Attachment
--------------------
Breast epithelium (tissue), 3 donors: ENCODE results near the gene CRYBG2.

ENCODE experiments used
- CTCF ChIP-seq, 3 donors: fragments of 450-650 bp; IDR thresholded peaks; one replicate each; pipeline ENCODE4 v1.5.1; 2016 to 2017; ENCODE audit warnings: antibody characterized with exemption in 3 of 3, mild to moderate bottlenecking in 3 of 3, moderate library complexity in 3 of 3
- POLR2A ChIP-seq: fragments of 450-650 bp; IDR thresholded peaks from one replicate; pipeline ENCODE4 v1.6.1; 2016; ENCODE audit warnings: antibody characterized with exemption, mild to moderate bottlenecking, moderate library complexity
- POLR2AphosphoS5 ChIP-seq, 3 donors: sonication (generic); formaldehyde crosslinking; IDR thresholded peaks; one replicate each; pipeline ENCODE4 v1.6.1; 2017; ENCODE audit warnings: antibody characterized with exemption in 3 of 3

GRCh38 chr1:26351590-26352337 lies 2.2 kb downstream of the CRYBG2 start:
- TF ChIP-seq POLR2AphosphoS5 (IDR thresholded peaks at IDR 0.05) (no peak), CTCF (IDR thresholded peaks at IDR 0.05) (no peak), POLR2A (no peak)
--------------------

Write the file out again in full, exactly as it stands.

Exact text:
Breast epithelium (tissue), 3 donors: ENCODE results near the gene CRYBG2.

ENCODE experiments used
- CTCF ChIP-seq, 3 donors: fragments of 450-650 bp; IDR thresholded peaks; one replicate each; pipeline ENCODE4 v1.5.1; 2016 to 2017; ENCODE audit warnings: antibody characterized with exemption in 3 of 3, mild to moderate bottlenecking in 3 of 3, moderate library complexity in 3 of 3
- POLR2A ChIP-seq: fragments of 450-650 bp; IDR thresholded peaks from one replicate; pipeline ENCODE4 v1.6.1; 2016; ENCODE audit warnings: antibody characterized with exemption, mild to moderate bottlenecking, moderate library complexity
- POLR2AphosphoS5 ChIP-seq, 3 donors: sonication (generic); formaldehyde crosslinking; IDR thresholded peaks; one replicate each; pipeline ENCODE4 v1.6.1; 2017; ENCODE audit warnings: antibody characterized with exemption in 3 of 3

GRCh38 chr1:26351590-26352337 lies 2.2 kb downstream of the CRYBG2 start:
- TF ChIP-seq POLR2AphosphoS5 (IDR thresholded peaks at IDR 0.05) (no peak), CTCF (IDR thresholded peaks at IDR 0.05) (no peak), POLR2A (no peak)